In an interview with The Sun in England, President Donald Trump claimed “the GDP since I’ve taken over has doubled and tripled.” It hasn’t. Not even close.
Trump’s false claim was made to support his argument that the U.S. shoulders an increasing amount of the burden for NATO because the country’s GDP is rapidly rising, making its contributions to defense relative to other NATO allies even more unfair.
In addition to the GDP claim being wildly off, his entire premise is muddled. For starters, a rising GDP has no effect on how much the country spends on defense.
Before we unravel all this, though, here are Trump’s comments, first at a press conference in Brussels after the NATO summit:
Trump, July 12: Now, the United States, depending on the way you calculate it, was at 4.2 percent and I said, “That’s unfair.” And we have the largest GDP by far, especially since we’ve increased it by so much since a thing called the election. Our GDP has gone way up. And so, the fact that our GDP went way up, that means we’re paying for even more, which is very unfair.
And then in The Sun:
Trump, July 13: And yet the United States pays 4.2 per cent — is the actual number not 3.5 — it’s 4.2 per cent of a much larger GDP. In fact the GDP since I’ve taken over has doubled and tripled. So it’s very you know it’s a very unfair number.
There’s a lot of misinformation to unpack here.
As we have explained before, Trump regularly conflates NATO’s direct and indirect spending to claim — as he did at the press conference — that the U.S. is “paying for 90% of NATO.” In direct costs, NATO says the U.S. currently pays about 22 percent of NATO’s “principal budgets” that are funded by all alliance members based on a cost-sharing formula that factors in the gross national income of each country. By our calculation, that comes to about $590 million from the U.S., at most.
In addition to direct contributions to NATO’s operating budget, NATO members agreed in 2006 to try to spend at least 2 percent of their gross domestic product on their own defense spending. In 2014, they agreed again to aim to meet that standard by 2024.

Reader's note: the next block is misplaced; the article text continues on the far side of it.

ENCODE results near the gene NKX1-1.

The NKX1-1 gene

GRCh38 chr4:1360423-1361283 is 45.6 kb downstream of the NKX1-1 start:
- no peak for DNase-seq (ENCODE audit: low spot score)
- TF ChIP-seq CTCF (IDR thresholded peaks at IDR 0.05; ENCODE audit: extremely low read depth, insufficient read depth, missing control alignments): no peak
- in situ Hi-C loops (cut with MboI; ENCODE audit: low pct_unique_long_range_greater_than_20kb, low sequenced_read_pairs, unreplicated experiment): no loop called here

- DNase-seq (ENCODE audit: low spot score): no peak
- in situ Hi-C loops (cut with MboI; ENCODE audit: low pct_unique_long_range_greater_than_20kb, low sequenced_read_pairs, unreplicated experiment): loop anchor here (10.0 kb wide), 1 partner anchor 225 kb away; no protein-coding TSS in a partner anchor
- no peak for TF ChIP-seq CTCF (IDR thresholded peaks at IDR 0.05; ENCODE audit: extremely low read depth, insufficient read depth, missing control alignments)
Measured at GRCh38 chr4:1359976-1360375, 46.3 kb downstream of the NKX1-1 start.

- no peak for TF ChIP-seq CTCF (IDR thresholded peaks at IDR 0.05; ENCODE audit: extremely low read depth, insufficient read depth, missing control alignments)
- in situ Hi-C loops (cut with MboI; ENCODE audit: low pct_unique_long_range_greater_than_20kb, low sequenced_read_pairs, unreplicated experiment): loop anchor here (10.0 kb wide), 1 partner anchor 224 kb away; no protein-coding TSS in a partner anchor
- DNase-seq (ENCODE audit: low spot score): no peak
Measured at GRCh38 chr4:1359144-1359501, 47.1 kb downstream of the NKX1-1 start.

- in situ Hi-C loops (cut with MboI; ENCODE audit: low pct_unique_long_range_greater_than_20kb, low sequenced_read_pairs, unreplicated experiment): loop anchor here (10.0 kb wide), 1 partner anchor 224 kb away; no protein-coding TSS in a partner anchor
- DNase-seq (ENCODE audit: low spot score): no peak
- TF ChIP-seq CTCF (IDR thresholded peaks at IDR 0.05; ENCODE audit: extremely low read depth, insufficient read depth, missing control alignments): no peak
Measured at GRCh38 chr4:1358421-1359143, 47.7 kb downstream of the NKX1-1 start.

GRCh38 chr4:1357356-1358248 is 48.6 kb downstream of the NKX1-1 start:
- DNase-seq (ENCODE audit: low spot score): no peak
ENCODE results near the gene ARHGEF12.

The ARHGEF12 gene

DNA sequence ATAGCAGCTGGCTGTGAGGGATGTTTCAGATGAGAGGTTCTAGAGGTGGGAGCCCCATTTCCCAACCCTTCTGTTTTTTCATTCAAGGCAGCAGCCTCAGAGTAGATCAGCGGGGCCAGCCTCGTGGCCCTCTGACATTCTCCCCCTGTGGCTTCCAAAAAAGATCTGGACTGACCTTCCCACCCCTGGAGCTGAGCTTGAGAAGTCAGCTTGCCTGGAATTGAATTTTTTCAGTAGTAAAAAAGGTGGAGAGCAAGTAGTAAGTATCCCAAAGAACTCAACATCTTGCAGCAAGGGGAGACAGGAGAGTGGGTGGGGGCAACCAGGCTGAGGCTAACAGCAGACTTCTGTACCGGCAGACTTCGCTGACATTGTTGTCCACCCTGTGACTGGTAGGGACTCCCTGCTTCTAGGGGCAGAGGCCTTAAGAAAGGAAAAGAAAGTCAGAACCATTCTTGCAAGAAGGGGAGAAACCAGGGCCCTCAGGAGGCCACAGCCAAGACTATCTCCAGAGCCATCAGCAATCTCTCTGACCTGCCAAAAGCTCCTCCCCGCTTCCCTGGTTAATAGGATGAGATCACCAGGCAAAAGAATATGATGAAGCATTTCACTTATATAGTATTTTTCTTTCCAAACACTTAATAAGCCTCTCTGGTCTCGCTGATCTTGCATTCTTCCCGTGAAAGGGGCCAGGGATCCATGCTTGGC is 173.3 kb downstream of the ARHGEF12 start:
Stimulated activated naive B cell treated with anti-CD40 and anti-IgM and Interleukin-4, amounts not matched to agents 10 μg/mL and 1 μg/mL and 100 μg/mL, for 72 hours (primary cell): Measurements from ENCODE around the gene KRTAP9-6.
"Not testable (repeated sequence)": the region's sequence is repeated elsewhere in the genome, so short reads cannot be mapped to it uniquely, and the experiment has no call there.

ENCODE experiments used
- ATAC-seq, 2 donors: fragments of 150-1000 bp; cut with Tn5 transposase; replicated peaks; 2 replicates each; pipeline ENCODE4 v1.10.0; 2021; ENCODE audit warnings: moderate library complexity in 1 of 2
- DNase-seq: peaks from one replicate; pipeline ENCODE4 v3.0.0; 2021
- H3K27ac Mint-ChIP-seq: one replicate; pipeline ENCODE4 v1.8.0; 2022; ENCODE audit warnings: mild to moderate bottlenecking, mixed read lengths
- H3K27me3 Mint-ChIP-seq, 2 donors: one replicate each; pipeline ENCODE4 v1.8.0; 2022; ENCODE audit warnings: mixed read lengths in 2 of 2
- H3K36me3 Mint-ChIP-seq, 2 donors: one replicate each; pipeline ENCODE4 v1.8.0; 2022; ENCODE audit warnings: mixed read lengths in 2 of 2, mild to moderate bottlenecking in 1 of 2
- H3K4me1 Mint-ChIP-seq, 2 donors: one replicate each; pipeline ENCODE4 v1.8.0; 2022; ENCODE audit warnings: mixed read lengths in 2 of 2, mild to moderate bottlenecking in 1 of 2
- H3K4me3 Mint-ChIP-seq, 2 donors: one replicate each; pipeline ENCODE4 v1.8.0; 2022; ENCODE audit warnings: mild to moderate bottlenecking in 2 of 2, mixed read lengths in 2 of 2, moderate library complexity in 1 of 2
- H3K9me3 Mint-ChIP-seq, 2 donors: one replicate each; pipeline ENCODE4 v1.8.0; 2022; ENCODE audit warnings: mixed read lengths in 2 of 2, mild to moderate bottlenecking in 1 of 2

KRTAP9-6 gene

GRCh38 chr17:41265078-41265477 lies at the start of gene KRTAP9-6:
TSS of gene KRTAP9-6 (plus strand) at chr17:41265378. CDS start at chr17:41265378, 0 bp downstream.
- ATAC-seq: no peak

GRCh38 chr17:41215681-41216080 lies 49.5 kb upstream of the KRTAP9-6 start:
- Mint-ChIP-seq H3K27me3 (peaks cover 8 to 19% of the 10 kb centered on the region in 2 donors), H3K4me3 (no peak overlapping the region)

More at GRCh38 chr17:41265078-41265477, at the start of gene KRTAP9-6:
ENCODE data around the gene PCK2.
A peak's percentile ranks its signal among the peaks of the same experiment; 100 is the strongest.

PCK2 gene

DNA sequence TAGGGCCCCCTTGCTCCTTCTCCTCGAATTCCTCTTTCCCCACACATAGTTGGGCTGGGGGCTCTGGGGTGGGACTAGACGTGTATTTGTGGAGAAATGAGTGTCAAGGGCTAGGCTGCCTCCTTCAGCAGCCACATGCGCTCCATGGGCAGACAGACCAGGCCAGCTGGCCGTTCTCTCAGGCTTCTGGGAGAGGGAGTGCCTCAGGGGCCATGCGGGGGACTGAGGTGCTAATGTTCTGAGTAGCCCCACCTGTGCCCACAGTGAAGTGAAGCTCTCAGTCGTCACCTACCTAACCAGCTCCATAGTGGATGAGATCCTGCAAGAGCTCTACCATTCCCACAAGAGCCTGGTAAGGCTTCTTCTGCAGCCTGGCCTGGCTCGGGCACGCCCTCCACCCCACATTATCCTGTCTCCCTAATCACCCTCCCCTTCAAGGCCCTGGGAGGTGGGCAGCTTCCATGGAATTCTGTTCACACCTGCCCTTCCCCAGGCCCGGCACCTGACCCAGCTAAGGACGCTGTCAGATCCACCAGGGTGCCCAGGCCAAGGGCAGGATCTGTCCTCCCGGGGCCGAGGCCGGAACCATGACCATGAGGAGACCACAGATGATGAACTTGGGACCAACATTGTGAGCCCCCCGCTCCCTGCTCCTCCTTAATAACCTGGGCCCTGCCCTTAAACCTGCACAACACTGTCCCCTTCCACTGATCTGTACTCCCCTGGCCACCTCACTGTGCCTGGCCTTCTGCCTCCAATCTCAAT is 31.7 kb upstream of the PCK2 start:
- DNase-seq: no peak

That hasn’t happened, at least not yet. In July, NATO said that only five nations would meet that guideline in 2018: the U.S., Greece, Britain, Estonia and Latvia.
The U.S. will spend an estimated 3.57 percent of its GDP on defense this year, according to NATO’s agreed upon definition of defense expenditures, not 4.2 percent as the president said. As we wrote recently, the Bipartisan Budget Act of 2018, a two-year budget agreement that Trump signed into law Feb. 9, set the budget authority for national defense at $700 billion in fiscal year 2018 and $716 billion in fiscal 2019. Defense spending would have had to total about $776 billion in 2017 (and even more in 2018) in order for the U.S. to have spent even 4 percent of its GDP on defense.
Trump argued that the inequity of U.S. contributions to NATO had widened since he took office because, “the GDP since I’ve taken over has doubled and tripled.” That’s ridiculously wrong.
According to the Bureau of Economic Analysis, the U.S. GDP rose from $18.6 trillion in 2016 to $19.4 trillion in 2017. And it was nearly $20 trillion in the first quarter of this year. So it’s growing, but you’d have to compare the current GDP to the GDP in early 2000 to say it had doubled; and to 1992 to say it had tripled.
Even if the president actually meant that the percentage growth of real GDP had doubled or tripled — which is not what he said — he’d still be wrong.
As we wrote in our most recent update of Trump’s Numbers, the economy increased by 2.3 percent during Trump’s first full year, better than the 1.5 percent real GDP growth posted in 2016. But the GDP growth historically fluctuates by year: The four best years under Obama, for example, were 2.9 percent real growth in 2015, 2.6 percent in 2014, 2.2 percent in 2012 and 2.5 percent in 2010.
So the percentage growth has not doubled, or tripled, from 2016 to 2017.
The economy grew at an annual rate of 2.0 percent during the first three months of this year, according to the most recent official estimate by the Bureau of Economic Analysis. The first official estimate for the second quarter of 2018 won’t be released until July 27. However, the “GDP Now” forecast produced by the Federal Reserve Bank of Atlanta projected on July 11 that the second-quarter growth rate will come in at 3.9 percent.
By way of comparison, here’s how the United States’ GDP growth of 2.3 percent in 2017 compared with the next five largest economies in NATO: Germany, 2.2 percent; United Kingdom, 1.8 percent; France, 1.8 percent; Italy, 1.5 percent; and Canada, 3.0 percent.
Trump mentioned the GDP in relation to the percentage the country spends on defense, and argued that our growing GDP would increase the inequity between what the U.S. spends on defense relative to other NATO allies. But the defense budget is not tied to the GDP. In fact, if GDP were to rise and defense spending remained the same, the amount the U.S. spends on defense as a percentage of GDP would drop.
Since direct contributions to NATO are based on a cost-sharing formula that factors in the gross national income of each country, the United States’ rising GDP could affect its obligation in direct costs to NATO. But a rising GDP wouldn’t increase the percentage of GDP the U.S. spends on its defense.